McCain: (in audible) Of course, we, unfortunately did not keep out words. I hope that this issue will be raised with the Iraq government and we in Congress may have to look at the kind of aid and how we are extending that to Iraq if this kind of thing is going to be continence by the Iraqi government.
Senator Menendez: Before I turn to Senator Markey, let me echo what Senator McCain has said in this regard. I have put out a statement in this regard and have also talked to our Department. You know, America went to MEK and we said disarm and we will protect you. And then we ultimately left and that protection has not been there. You can put up, I don’t care how many tons of sand bags, but when elements of the Iraqi forces actually may very well be complicit in what took place, sand bags are not going to take care of the problem. And I agree with you that resettlement is a critical part. May be the United States could be part of leading of the way in saying to a universe of these individuals that in fact you can be resettled to the United States and that would get the rest of the world to offer further resettlement. But it is unacceptable to lose one more life when American commanders gave these individuals a written guarantee toward their safety and it sends a message to others in the world that when we say that we are going to do that and we do not, that they should not trust us. And for one thing that this committee can do since it has jurisdiction over all weapons sales, is that I doubt very much that we are going to see any approval of any weapons sales to Iraq until we get this situation in a place in which people’s lives are saved.
McCain: Could I say thank you Mr. Chairman.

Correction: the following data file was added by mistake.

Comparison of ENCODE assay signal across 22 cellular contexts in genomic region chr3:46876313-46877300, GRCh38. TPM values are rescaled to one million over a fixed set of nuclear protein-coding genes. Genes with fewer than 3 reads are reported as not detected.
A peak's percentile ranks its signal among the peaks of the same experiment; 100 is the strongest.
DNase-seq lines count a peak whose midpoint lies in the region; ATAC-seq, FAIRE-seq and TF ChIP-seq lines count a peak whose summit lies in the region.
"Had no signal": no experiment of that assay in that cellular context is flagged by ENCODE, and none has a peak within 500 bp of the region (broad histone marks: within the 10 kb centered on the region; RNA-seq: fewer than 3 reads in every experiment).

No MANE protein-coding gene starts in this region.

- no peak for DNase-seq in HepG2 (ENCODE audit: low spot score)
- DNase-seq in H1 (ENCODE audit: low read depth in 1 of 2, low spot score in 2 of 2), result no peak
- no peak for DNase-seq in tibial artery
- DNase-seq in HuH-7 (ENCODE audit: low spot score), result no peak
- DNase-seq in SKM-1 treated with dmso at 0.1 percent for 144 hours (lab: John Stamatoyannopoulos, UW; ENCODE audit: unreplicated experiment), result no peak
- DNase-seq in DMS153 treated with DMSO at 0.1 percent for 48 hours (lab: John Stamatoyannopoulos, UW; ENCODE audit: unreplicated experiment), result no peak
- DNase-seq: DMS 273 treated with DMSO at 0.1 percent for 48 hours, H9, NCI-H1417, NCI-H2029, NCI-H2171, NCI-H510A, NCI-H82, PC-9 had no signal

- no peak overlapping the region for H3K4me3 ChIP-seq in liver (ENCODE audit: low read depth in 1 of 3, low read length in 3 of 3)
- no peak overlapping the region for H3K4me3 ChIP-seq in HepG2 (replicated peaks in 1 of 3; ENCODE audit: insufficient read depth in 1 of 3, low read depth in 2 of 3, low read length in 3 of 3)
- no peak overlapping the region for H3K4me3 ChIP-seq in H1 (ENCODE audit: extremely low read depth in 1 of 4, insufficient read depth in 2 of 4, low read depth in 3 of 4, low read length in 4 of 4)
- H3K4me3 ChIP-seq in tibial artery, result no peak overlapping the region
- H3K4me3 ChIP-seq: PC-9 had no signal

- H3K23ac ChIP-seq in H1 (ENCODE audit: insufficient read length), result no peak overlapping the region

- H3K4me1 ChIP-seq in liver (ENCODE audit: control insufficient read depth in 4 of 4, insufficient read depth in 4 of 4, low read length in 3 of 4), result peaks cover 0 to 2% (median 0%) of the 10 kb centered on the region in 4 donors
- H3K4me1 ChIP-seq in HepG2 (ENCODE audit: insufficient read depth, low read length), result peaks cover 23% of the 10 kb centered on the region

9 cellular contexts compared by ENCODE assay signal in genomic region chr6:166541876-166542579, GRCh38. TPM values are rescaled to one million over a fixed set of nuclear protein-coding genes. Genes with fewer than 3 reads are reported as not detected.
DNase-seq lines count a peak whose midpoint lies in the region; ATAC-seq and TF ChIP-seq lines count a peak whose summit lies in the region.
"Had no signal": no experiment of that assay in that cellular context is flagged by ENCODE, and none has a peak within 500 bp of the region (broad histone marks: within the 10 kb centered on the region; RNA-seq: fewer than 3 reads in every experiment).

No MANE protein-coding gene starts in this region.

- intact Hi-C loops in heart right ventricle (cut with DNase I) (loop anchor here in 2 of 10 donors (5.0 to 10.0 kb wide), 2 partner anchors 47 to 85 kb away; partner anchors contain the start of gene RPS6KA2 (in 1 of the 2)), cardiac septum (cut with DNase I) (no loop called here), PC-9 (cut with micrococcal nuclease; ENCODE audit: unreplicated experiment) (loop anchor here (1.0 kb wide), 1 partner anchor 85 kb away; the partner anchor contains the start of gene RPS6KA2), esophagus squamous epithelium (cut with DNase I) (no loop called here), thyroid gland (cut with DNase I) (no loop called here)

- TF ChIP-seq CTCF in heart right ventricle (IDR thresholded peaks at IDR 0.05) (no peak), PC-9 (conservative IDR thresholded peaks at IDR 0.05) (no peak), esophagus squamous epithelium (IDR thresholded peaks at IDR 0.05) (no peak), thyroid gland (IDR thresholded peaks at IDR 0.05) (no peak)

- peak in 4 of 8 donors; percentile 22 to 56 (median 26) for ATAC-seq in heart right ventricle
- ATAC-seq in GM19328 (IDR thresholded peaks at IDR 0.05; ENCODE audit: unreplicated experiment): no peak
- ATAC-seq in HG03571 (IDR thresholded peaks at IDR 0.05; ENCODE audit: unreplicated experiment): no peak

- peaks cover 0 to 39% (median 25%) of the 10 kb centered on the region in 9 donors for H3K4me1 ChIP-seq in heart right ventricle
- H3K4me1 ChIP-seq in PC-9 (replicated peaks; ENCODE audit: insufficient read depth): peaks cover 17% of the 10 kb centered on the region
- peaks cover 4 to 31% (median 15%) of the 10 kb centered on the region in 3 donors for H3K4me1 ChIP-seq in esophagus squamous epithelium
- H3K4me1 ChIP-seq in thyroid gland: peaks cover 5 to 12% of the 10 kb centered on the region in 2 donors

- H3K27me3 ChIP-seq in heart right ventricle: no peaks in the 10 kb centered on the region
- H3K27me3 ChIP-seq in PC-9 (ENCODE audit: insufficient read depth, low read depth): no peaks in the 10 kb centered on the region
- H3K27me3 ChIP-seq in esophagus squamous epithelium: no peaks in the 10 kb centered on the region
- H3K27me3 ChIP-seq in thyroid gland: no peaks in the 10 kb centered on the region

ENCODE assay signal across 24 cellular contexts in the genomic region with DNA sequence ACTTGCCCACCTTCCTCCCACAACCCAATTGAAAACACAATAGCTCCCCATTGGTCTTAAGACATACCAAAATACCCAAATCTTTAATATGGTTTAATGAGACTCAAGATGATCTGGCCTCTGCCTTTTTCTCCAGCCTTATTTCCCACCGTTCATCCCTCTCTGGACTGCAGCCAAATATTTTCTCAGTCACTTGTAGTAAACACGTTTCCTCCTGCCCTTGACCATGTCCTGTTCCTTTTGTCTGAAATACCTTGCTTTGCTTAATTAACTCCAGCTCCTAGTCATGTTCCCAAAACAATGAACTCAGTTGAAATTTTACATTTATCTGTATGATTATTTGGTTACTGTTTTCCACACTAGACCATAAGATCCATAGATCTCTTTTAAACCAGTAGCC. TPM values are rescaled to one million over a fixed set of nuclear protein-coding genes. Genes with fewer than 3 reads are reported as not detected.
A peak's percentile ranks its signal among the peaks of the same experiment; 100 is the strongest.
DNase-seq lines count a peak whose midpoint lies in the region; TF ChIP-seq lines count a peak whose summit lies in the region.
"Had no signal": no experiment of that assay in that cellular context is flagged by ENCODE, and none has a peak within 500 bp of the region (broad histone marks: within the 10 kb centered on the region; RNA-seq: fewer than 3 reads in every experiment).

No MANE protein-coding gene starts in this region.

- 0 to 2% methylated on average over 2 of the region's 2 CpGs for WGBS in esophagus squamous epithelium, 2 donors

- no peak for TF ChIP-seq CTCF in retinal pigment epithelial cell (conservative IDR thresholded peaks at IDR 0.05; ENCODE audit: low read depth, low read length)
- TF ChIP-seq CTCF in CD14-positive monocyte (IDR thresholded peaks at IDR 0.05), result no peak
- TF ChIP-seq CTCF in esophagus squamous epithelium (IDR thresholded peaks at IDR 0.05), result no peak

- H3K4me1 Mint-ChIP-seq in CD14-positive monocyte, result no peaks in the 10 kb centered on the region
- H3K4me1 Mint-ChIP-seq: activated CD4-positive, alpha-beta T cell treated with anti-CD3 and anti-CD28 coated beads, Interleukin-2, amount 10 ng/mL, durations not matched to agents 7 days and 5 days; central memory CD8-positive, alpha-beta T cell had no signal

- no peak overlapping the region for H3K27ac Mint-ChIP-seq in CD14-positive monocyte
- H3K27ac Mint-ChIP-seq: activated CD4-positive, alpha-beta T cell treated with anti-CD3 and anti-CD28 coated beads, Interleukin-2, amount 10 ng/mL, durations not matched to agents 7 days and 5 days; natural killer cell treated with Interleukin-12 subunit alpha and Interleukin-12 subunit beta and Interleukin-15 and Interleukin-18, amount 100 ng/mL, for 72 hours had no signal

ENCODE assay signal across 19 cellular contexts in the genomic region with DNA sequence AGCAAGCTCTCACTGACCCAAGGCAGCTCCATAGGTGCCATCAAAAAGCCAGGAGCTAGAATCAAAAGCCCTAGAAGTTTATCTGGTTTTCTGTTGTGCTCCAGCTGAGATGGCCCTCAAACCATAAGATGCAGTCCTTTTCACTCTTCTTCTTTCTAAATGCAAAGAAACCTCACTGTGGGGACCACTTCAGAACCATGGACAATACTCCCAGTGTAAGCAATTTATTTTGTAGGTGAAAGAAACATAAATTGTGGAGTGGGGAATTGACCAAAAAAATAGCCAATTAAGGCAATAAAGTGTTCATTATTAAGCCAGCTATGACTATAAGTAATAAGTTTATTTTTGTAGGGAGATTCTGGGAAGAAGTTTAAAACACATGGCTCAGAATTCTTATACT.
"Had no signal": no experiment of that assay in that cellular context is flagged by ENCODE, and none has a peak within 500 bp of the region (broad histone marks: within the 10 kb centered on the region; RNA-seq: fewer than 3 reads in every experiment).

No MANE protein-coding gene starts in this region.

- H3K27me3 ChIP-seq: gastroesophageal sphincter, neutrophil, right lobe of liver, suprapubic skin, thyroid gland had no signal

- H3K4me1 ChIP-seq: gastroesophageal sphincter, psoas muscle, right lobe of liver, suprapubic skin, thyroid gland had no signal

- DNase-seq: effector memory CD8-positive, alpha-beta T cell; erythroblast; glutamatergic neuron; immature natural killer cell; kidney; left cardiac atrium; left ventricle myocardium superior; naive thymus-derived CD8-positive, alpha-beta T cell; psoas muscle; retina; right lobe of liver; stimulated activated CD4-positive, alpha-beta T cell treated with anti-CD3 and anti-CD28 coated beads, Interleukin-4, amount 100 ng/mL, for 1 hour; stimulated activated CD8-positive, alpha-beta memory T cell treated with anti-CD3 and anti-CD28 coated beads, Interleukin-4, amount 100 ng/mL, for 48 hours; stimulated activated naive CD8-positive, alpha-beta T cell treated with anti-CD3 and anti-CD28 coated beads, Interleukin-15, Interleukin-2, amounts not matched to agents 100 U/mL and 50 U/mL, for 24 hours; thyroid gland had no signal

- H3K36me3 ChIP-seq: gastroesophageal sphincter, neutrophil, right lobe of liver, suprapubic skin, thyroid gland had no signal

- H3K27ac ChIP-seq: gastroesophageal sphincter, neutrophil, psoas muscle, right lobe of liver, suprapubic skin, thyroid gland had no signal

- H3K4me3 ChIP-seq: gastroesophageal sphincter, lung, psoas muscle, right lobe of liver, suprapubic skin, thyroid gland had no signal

Sherman: …. If I may senator, I would also like to take the opportunity to comment on what you said about Iraq. And we quite agree on what Senator McCain said. We quite agree that we need to do anything we can to resettle the people, to get them out of the harm’s way. To make good on the word we gave to the MEK. I know there are strong feelings up here and I understand why. About arms sales to Iraq but I do want to put on the record that the US security assistance and foreign military sales in particular are tools that we use for building and shaping Iraq’s defense capabilities and integrating Iraqi security forces with our security forces and regional partners. And I just want to caution that withholding security assistance may well serve to decrease our influence in Baghdad, seed relationship and leverage strategic competitors who would fill the vacuum and could conceivably damage our long term interest. So I just ask that we talk very carefully as we go forward.
Menendez: Let me caution you about that over flights that Iraq has permitted from Iran into Syria with largely with impunity.
And let me also caution that the seven hostages, which we believe the Iraqi Government knows where they are, should they die it would be complicating matters for all of that. So I hope we have both cautioned each other.
Sherman: I quite agree with you on both issues.